2/16/2010 12:01 PM
There are more cell phones in the market than just about any other device. Consequently, service providers have just one way to grow revenues. They have to sell more features. One is TV. Cell-phone TV is just getting legs, so the last thing service providers need is a bunch of broadcasters offering the same thing for free. One way to stop the competition is to relieve broadcasters of spectrum. Two lobbies in Washington have figured out how by suggesting broadcasters be moved to a distributed transmission scheme.
The CTIA-The Wireless Association and the Consumer Electronics Association claim such a scheme would free up spectrum between channels—the white space. Never mind that white space has already been handed to Google and Microsoft. Let’s pretend that regulatory abuse never happened, and we will all have free broadband service on Google’s ad-supported Nexus.
The broadcast lobbies say DTS won’t provide the same coverage as high-power broadcasting, but that’s beside the point. Redesigning the broadcast television infrastructure is a waste of taxpayer money. The federal government put up billions of dollars to transition public TV stations and the public to digital television. The fed helped pay for the DTV transition because the fed ordered it. The fed ordered it to give wireless providers more spectrum, which they got last year and have yet to fully use.
The CTIA and the CEA say spectrum freed by repacking broadcast licenses for DTS would bring anywhere from $36.5 billion to $65.6 billion. From whom? AT&T and Verizon, possibly. Few other companies have $65 billion lying around, and the software guys know how to get spectrum for free. The CTIA/CEA filing suggests that such lucrative auction proceeds could help underwrite this new broadcast transmission system, though they don’t factor in the cost of the one that’s not yet entirely completed.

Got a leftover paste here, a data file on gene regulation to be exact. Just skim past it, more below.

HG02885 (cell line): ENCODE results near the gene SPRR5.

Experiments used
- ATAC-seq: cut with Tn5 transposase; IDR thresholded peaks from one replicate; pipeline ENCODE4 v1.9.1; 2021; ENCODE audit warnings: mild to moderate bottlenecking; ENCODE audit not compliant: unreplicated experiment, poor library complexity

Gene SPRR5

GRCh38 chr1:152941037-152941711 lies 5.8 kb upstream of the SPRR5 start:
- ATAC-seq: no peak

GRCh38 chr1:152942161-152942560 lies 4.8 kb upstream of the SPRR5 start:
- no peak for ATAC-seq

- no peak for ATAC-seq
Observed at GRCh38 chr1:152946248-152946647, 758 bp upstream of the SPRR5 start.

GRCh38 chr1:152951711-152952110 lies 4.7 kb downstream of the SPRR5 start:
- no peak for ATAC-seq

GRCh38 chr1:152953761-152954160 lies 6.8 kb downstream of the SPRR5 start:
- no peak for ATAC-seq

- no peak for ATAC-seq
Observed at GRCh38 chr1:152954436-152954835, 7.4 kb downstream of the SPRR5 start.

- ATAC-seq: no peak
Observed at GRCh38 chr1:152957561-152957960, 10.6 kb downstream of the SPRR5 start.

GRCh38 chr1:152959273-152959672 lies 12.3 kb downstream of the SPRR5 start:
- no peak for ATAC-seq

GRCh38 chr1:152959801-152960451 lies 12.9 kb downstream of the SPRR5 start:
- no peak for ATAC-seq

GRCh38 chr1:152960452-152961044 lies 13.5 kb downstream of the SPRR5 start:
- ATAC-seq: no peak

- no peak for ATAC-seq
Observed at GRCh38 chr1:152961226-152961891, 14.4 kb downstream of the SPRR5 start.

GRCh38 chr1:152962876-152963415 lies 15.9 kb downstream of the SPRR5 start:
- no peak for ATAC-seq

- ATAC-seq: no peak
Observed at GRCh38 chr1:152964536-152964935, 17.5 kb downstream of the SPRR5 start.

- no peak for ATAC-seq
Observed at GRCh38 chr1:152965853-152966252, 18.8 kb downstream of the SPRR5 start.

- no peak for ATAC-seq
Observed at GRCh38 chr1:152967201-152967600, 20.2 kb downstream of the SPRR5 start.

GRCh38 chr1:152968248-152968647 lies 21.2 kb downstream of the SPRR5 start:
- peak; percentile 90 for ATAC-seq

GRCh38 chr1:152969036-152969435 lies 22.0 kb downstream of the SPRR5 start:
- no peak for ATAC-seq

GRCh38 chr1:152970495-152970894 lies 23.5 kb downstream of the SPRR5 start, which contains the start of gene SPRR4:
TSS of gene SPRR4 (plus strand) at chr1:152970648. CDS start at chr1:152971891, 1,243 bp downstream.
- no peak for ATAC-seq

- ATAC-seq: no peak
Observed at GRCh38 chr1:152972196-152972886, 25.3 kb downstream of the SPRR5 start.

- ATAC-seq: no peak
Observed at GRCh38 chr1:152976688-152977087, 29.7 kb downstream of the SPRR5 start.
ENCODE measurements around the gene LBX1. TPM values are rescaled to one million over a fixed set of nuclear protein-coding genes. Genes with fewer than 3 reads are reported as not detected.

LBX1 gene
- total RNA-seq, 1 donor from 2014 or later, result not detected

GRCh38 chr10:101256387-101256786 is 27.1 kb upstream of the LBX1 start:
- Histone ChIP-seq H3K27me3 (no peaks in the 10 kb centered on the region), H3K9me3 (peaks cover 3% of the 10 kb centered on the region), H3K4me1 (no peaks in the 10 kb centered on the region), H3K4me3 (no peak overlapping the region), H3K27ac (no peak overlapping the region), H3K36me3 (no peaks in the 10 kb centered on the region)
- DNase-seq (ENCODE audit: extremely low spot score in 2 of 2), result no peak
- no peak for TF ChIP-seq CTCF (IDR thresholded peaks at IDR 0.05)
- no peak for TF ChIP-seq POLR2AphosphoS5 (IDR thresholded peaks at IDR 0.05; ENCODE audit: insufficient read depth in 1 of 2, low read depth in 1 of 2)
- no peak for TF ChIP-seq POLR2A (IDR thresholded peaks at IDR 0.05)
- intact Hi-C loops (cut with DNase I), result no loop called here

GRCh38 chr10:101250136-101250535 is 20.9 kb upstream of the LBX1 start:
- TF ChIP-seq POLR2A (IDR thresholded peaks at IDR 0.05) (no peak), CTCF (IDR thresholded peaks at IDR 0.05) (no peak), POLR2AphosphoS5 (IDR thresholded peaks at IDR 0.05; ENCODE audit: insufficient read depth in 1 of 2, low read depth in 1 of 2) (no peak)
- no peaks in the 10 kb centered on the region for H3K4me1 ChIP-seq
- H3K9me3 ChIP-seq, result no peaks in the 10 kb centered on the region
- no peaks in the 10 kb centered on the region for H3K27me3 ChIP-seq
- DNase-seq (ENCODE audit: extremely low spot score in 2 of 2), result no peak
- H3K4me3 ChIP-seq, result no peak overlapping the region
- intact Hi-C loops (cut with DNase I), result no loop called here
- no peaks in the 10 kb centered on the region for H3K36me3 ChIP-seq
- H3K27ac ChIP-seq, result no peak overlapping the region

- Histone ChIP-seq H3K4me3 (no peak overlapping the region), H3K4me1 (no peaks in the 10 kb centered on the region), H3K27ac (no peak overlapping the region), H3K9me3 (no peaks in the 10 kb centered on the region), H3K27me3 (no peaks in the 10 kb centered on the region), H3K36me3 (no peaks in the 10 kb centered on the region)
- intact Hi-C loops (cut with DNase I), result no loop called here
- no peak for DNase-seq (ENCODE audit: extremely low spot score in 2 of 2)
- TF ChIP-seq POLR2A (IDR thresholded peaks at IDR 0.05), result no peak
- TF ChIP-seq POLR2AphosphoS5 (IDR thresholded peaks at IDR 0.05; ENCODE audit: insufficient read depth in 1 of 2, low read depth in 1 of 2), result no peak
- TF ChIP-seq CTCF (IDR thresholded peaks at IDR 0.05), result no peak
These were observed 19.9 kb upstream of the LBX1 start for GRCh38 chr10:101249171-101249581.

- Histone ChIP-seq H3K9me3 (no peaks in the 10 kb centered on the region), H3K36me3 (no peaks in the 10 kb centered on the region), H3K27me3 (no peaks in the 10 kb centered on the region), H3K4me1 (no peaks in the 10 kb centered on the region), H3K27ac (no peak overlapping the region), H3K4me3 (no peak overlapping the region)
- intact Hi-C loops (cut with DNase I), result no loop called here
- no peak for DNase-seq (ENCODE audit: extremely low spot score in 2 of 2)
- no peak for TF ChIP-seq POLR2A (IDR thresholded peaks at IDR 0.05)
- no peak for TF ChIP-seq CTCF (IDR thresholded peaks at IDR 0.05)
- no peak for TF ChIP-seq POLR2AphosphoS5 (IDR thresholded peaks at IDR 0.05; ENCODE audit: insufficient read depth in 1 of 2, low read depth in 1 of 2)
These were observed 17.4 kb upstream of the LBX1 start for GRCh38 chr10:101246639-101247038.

The many, many tons of gear Americans just paid for to accomplish the digital transition?
That would be called, “scrap.”
There is the economic argument that nationwide access to broadband has the potential to increase small business opportunities for people in even the most remote areas. That might well be true, but phone companies will wrench underwriting from the fed to serve remote and rural communities, just like they’ve done for years with voice service. Estimates for the universal broadband service fund haven’t been floated. The end cost to the consumer has not been floated.
Money is the singular reason that every U.S. household, school and business does not already have access to broadband. It’s not at all about spectrum. The wireless industry wants to hold everyone hostage to exorbitant monthly subscriber fees for using what is purported to be the public airwaves. And by marginalizing broadcasters, they eliminate potential competition for mobile video services.
Tooth fairy, Santa Claus, Easter Bunny, free market.